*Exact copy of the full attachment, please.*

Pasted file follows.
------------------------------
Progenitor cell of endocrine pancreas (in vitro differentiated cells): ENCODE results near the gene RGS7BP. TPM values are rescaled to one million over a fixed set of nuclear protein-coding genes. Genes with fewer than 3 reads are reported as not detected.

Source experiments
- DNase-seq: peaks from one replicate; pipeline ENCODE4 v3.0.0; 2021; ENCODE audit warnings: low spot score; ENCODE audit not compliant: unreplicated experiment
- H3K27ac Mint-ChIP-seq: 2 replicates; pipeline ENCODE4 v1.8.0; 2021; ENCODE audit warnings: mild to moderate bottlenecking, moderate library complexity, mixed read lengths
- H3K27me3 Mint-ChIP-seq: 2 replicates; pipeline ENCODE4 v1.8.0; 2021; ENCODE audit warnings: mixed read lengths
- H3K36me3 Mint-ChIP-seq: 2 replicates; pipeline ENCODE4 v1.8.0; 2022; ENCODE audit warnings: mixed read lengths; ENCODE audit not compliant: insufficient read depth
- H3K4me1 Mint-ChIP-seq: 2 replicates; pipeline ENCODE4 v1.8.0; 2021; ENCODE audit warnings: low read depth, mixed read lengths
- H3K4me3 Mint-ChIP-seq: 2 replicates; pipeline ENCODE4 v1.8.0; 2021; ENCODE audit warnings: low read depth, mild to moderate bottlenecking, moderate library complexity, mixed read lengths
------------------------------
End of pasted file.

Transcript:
Progenitor cell of endocrine pancreas (in vitro differentiated cells): ENCODE results near the gene RGS7BP. TPM values are rescaled to one million over a fixed set of nuclear protein-coding genes. Genes with fewer than 3 reads are reported as not detected.

Source experiments
- DNase-seq: peaks from one replicate; pipeline ENCODE4 v3.0.0; 2021; ENCODE audit warnings: low spot score; ENCODE audit not compliant: unreplicated experiment
- H3K27ac Mint-ChIP-seq: 2 replicates; pipeline ENCODE4 v1.8.0; 2021; ENCODE audit warnings: mild to moderate bottlenecking, moderate library complexity, mixed read lengths
- H3K27me3 Mint-ChIP-seq: 2 replicates; pipeline ENCODE4 v1.8.0; 2021; ENCODE audit warnings: mixed read lengths
- H3K36me3 Mint-ChIP-seq: 2 replicates; pipeline ENCODE4 v1.8.0; 2022; ENCODE audit warnings: mixed read lengths; ENCODE audit not compliant: insufficient read depth
- H3K4me1 Mint-ChIP-seq: 2 replicates; pipeline ENCODE4 v1.8.0; 2021; ENCODE audit warnings: low read depth, mixed read lengths
- H3K4me3 Mint-ChIP-seq: 2 replicates; pipeline ENCODE4 v1.8.0; 2021; ENCODE audit warnings: low read depth, mild to moderate bottlenecking, moderate library complexity, mixed read lengths